Chester 01244 405555

Grosvenor Court
Foregate Street Chester
Cheshire CH1 1HG
DX: 19990 Chester

Shrewsbury 01743 443 043

Lakeside House
Oxon Business Park
Shrewsbury SY3 5HJ
DX: 148563 Shrewsbury 14

Airport City, Manchester 0844 800 8346

Office 129
Manchester Business Park
3000 Aviator Way
Manchester M22 5TG

Send us a message
Our Offices

Case Study: Forbes v LHR Airport Limited

25th July, 2019

Was an employer held to be vicariously liable when an employee posted an offensive image on Facebook?

In Forbes v LHR Airport Limited, the Appellant was a security officer. The Appellant’s colleague, Ms S, posted an image of a doll referred to in the case report as a “golliwog” onto her private Facebook page with the caption: “Let’s see how far he can travel before Facebook takes him off”.

The picture was shared with Ms S’s Facebook friends, including BW (a colleague of Ms S and the Appellant). BW showed the Facebook image to the Appellant. The Appellant subsequently raised a formal grievance alleging harassment by Ms S.

This was upheld and Ms S received a final written warning. The Appellant was then posted to work alongside Ms S. The Appellant complained and was moved to another location without any explanation.

The Appellant issued claims for harassment, victimisation and discrimination on the grounds of race against LHR Airport Limited.

The Employment Tribunal dismissed the complaint. Although it was found that posting an image on Facebook was capable of giving rise to an offence on racial grounds, by posting the image on her personal Facebook page, Ms S had not done an act in the “course of her employment” (discussed further below). Ms S had not posted the image whilst in work, or on a work computer, it made no reference to her employer and it was shared on a private page in which she was not ‘friends’ with the Appellant. This act was not therefore one which the Respondent could be liable.

The Appellant appealed.

The Employment Appeal Tribunal (“EAT”) dismissed the appeal. It was held that deciding whether an act done by an employee is “in the course of employment” is a question of fact for the Employment Tribunal to determine having regard to all of the circumstances.

In deciding this, it might be relevant to consider whether the impugned act was done at work or outside of work. The EAT acknowledged that this might be more difficult to assess with online activity.

It was held that the outcome of the complaint might have been different if BW (the Appellant’s colleague) was the target of the harassment complaint, as his subsequent act of showing the Appellant the offensive picture on Ms S’s profile was in the workplace and this may well have been “in the course of employment”.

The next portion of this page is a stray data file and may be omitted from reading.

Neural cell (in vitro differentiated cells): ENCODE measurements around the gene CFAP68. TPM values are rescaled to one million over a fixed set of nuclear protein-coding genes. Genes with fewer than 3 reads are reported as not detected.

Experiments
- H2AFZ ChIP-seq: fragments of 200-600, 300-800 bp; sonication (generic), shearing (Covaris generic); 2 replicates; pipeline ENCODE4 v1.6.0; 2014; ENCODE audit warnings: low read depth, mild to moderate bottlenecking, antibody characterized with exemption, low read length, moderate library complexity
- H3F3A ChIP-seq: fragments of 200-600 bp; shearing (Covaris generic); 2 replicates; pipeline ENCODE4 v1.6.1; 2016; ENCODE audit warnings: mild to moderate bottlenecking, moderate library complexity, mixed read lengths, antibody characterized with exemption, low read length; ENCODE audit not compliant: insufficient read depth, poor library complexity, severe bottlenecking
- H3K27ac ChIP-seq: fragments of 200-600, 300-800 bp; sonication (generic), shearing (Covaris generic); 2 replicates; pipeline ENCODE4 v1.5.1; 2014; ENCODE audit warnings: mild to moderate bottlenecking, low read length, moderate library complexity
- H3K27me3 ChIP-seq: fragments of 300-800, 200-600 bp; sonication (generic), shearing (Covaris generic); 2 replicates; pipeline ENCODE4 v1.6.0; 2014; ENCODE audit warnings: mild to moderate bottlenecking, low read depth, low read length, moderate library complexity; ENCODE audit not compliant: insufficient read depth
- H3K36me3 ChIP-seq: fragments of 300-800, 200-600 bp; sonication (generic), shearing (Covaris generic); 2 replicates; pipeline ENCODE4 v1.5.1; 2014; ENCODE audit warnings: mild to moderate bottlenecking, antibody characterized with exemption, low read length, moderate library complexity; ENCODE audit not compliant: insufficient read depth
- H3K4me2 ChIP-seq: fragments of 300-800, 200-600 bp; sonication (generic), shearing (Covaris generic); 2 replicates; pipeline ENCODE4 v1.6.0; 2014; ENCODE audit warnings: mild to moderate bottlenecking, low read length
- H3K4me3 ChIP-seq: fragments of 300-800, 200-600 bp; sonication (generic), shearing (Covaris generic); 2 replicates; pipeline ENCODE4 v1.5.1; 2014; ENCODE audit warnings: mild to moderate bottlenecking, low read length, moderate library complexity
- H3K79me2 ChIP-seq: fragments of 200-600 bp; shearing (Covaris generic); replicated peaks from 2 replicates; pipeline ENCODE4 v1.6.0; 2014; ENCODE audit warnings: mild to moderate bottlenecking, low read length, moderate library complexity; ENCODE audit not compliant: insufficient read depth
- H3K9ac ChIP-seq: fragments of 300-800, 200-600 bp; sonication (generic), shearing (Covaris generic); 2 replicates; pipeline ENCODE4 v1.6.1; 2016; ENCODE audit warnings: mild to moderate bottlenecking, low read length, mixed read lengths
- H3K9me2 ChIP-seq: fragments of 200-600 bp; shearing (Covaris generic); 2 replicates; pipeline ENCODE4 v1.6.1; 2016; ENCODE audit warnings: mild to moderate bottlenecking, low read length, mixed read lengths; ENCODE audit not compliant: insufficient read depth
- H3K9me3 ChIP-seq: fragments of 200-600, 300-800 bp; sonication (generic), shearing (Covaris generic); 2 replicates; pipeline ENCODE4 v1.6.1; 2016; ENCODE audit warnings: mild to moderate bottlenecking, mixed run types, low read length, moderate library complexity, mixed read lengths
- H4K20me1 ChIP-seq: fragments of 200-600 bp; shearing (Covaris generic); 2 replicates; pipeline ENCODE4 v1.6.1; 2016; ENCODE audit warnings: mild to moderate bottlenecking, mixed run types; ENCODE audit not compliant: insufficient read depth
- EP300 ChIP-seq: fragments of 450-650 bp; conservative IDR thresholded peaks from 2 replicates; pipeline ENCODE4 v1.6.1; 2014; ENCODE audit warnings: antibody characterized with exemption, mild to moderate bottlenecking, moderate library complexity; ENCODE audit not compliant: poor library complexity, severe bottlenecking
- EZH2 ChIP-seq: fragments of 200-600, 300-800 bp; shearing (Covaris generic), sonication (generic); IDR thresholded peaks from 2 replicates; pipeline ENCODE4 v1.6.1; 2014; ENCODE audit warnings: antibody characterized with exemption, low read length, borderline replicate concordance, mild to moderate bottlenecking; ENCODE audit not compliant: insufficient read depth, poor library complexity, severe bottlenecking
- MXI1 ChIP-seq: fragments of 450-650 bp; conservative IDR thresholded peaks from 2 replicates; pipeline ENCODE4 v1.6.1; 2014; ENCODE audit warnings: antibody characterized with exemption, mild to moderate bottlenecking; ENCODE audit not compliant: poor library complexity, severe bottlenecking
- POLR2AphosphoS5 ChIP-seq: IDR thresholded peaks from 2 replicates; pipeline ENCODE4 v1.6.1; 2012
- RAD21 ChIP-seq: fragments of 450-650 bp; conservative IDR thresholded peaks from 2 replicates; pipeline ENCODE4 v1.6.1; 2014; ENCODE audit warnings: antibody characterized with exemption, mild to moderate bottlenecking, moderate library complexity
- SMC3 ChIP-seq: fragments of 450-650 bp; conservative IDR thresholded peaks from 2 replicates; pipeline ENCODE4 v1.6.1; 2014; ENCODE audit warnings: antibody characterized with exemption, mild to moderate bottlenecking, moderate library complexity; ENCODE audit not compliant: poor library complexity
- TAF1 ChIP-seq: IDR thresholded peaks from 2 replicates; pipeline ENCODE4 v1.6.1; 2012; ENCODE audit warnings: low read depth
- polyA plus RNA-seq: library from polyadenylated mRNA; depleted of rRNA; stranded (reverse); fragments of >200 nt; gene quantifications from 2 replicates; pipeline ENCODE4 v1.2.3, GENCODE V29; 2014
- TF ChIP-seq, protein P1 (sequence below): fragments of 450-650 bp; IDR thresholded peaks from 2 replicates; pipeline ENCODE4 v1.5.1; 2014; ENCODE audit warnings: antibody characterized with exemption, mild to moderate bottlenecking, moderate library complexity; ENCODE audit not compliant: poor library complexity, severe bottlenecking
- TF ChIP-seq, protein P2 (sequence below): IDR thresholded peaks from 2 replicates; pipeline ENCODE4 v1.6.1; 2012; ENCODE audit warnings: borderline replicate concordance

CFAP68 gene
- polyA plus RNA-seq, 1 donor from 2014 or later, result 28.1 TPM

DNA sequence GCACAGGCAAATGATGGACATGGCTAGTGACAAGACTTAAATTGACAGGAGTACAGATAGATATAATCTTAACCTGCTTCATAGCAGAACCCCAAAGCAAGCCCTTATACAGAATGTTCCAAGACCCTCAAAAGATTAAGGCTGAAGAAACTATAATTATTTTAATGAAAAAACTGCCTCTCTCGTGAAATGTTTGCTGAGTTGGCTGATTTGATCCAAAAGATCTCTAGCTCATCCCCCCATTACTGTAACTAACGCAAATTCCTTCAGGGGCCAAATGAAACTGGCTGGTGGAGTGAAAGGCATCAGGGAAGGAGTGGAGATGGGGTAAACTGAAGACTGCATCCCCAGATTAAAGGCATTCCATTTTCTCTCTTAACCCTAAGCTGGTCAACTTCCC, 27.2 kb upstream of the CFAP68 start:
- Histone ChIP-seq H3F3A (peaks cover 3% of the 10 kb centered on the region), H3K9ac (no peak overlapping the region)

Considerations for Employers

Under the Equality Act 2010, employers are vicariously liable for acts of discrimination, including harassment, which are committed by employees during the course of their employment. This is the case even if the employer had no knowledge of the act(s) of the employee.

The words “in the course of employment” should be given their ordinary meaning. Referring to case law, this has been held to include social gatherings taking place immediately after work or at an organised work event; as well as a drinking session which took place after a  Christmas party.

Notwithstanding, it is a defence for an employer if it can show that it took reasonable steps to prevent the employee from doing the act complained of. The employer will need to show that it has taken preventative action.

Employers should ensure that they have detailed policies in place relating to, for example, anti-harassment and bullying and equal opportunities. Further, employers should take reasonable steps to ensure that such policies are communicated to all staff members.

The EHRC’s Code of Practice suggests that this could include: email bulletins; placing the policies on the intranet; including the policies in induction packs; referring to the policies at team meetings, on office notice boards and in newsletters; and having an easily accessible employee handbook for staff members- you could require employees to sign a statement to show that they have read and understand the contents of the employee handbook upon commencing employment. Further, you could carry out regular training to ensure that all employees are aware of the policies and fully understand them.

Please do not hesitate to get in contact if you require any advice about preventative measures that your organisation can take and if you require a free review of the policies that you currently have in place.

Please also contact Claire Brook for details of our specialist and tailored in-house training sessions.

Claire Brook

Employment Law

Email: [email protected]
Tel: 01244 405 575

You might also be interested in...

Rise and fall: Risk of Flooding

21st February, 2020

With recent reports in the media about Antarctica’s Thwaites “Doomsday” glacier melting quicker than expected it seems that... Read More »

What is an “Earn-Out”?

21st February, 2020

An earn-out is the term used to describe a transaction that occurs on the sale of a company’s... Read More »

Discussing Funeral Arrangements

21st February, 2020

When a loved one dies, thoughts often turn quickly to the funeral arrangements. Planning the funeral is often... Read More »

Contact Us
Secured By miniOrange